These are just some of the very basic components of an LOI, and both parties may choose to add further sections to the letter to improve its effectiveness.
Considerations when drafting an LOI
An LOI should contain all of the components mentioned above at the very least. However, when it comes to drafting an LOI, it is important that you create each section of the letter properly. Here is how you can draft the basic sections of an LOI.
Describe the transaction in detail
The description/introduction section should be crafted with care. You should clearly mention the objectives of the deal and make sure both parties agree to what the expected outcome of the deal is.
Specify the asking price
When the business transaction involves money, it is essential to have an asking price in the LOI. This will make sure that both parties understand the asking price and any other value that is being exchanged.
Timing and closing date
Closing of the deal requires fulfillment of certain conditions at the same time, it is important that your LOI contains an expected closing date to add a timeline to the negotiations process. Doing this will make sure that both parties can set the pace to close the deal by the agreed-upon date.
If you are not sure if you have the legal and professional expertise in-house to draft an LOI for your business transaction, is it best to seek help from an advisor and attorney to help you draft the agreement.
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What are the advantages and disadvantages of using an LOI?
An LOI is generally a part of the business transaction process, even though it is not required. It is important to know the pros and cons of using an LOI for your transaction to know whether to use it or not. So without further ado, here are some advantages and disadvantages of using an LOI.
Advantages of an LOI: Some advantages of using LOI for your business transactions include:
- Specifying terms of the transaction: A LOI helps document everything by recording the purchase price closing date and other terms of the transaction. So by using an LOI, you can maintain a record of the agreements reached during the negotiation process. This helps save time for both parties and keeps the deal moving in the right direction.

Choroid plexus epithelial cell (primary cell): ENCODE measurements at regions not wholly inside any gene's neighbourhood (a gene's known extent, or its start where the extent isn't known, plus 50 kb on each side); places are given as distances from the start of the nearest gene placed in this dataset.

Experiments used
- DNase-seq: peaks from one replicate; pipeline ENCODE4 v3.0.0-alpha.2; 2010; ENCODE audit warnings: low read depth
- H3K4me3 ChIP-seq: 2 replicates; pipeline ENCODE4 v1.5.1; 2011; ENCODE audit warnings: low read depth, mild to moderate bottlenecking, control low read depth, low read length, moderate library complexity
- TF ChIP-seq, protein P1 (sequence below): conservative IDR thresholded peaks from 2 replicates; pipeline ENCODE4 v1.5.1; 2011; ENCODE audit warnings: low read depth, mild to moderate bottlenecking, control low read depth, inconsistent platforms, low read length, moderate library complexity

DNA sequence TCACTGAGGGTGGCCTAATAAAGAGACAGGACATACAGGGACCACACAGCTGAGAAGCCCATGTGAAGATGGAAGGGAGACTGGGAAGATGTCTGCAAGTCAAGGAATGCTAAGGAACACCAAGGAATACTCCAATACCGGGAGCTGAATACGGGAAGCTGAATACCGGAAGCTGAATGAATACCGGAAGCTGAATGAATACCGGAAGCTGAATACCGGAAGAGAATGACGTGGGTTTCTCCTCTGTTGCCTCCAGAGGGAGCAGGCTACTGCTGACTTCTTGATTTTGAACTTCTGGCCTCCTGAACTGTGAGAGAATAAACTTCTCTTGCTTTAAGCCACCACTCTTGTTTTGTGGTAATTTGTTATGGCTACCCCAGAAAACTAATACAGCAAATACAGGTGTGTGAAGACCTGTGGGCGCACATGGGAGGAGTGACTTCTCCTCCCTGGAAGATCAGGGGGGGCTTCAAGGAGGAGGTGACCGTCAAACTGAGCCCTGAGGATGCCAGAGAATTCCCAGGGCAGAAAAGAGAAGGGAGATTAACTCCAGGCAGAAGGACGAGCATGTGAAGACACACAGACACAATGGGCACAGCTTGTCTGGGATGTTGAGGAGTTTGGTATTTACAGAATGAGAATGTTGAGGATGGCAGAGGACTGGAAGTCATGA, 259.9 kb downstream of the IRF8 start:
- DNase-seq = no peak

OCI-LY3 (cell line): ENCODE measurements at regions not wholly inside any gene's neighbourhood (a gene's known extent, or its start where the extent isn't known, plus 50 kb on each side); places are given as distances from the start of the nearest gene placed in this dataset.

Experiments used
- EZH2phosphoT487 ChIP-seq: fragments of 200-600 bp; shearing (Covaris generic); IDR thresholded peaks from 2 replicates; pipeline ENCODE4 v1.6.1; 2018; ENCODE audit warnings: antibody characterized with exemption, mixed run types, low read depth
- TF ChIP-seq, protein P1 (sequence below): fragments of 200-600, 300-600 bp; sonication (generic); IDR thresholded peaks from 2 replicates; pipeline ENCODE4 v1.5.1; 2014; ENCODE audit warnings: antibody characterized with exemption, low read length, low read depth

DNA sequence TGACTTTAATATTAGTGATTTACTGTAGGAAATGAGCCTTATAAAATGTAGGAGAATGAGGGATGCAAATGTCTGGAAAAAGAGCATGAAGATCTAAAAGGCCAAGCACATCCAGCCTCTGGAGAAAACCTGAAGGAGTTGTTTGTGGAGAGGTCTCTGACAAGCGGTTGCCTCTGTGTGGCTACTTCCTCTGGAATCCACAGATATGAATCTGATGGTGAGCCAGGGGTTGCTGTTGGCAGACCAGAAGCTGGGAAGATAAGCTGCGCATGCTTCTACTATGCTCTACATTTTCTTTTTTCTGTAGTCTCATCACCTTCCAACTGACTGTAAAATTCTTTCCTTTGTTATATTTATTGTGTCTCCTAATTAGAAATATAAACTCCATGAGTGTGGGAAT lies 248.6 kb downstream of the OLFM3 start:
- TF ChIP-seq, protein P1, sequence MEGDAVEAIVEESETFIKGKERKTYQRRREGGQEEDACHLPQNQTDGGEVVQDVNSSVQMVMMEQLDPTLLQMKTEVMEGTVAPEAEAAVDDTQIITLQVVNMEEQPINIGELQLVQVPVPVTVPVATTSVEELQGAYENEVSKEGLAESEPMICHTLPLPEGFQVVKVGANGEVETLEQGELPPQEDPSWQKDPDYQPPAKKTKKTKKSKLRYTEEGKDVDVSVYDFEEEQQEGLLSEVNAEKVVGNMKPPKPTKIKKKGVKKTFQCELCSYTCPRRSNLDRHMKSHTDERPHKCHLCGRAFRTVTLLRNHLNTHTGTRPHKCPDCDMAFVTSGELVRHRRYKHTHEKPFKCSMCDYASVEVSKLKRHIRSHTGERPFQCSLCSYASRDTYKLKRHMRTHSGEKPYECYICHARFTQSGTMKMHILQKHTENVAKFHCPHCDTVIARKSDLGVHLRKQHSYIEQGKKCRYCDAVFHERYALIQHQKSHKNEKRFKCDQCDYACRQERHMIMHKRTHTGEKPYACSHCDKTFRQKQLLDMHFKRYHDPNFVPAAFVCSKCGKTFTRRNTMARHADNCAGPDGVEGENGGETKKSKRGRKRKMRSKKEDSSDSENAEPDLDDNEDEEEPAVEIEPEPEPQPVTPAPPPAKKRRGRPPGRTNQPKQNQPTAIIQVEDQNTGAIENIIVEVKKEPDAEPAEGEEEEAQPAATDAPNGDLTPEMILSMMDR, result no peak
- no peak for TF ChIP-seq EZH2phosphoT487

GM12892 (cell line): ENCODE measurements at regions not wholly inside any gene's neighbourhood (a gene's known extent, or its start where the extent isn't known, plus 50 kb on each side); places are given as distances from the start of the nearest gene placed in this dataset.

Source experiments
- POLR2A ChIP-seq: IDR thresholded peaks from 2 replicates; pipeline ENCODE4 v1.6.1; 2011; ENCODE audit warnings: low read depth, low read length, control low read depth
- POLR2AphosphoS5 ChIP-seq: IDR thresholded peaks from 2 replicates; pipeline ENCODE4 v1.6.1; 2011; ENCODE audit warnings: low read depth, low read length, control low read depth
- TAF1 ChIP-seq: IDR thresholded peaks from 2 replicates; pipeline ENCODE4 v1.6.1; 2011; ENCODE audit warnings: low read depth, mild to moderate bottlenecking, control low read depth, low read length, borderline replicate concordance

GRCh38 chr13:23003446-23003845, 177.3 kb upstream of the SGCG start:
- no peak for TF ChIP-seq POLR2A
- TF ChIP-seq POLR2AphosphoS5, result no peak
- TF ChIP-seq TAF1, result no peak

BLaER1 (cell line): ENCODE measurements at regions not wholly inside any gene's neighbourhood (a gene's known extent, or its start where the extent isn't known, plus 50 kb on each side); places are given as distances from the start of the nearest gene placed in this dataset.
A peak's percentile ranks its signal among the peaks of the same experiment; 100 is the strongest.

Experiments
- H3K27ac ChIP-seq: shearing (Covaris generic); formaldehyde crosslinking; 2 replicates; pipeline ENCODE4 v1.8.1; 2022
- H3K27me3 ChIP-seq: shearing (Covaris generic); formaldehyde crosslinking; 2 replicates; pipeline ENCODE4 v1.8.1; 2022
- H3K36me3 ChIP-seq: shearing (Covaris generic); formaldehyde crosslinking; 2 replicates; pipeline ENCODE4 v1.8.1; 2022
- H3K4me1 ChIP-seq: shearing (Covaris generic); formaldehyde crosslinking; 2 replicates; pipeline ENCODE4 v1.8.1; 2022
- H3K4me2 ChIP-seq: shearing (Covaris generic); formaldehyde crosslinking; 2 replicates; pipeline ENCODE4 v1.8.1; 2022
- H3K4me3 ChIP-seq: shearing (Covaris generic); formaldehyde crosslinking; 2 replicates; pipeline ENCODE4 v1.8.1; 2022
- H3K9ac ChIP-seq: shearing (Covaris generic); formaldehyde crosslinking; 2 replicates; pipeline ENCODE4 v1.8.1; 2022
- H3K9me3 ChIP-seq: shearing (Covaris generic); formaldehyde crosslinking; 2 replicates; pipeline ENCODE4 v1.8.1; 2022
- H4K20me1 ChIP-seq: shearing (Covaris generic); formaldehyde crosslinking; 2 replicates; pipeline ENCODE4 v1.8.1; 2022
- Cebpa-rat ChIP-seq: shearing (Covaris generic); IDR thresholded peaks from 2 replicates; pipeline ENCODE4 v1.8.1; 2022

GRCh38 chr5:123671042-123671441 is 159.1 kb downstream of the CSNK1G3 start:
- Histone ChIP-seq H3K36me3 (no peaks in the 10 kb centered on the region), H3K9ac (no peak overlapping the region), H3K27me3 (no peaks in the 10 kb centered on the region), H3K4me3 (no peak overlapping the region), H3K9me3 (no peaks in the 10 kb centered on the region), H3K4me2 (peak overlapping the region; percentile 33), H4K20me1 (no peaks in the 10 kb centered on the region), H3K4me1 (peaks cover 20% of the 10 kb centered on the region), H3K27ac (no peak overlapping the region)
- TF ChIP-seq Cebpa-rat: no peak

- Pointing out any issues that need to be resolved: A LOI contains the terms that have been agreed upon by both parties, at the same time it puts the spotlight on any disagreements that are preventing the deal from moving forward.
By pointing out the major issues that have put the transaction on hold, an LOI can motivate both parties to resolve them to speed up the transaction.
- Creates a sense of commitment: Even though an LOI is not a legally binding agreement, it still creates a sense of commitment for both parties towards the terms of the agreement. So, if both parties sign an LOI, it serves as a sign that both parties are committed to closing the deal.
- Serves as a draft for final documentation: A LOI can also be used as a guide for both parties regarding how the closing documents will need to be created. So by creating an LOI, both parties can get a glimpse of what the final documentation will look like.
Disadvantages of an LOI: Despite having its advantages, an LOI also comes with a fair share of disadvantages, which are as follows:
- An LOI can be legally binding: As we have discussed in the previous section, you should always add a statement about the LOI not being the final document. Not to mention, the language of the LOI should be selected carefully to prevent it from being considered a legal document.
With that said, if the LOI is not drafted professionally, it may well become legally binding.
- Can cause panic among stakeholders: Signing an LOI may send the wrong message to your company’s stakeholders such as vendors and employees as they may think you are selling the business. This panic can eventually harm your business if the purpose of an LOI is not properly communicated among stakeholders.
An LOI is the first step in an M&A deal and offers benefits for both the buyer and the seller. Now that you know all the components of an LOI and the key considerations for drafting this document, you can better utilize a letter of intent in your own transactions.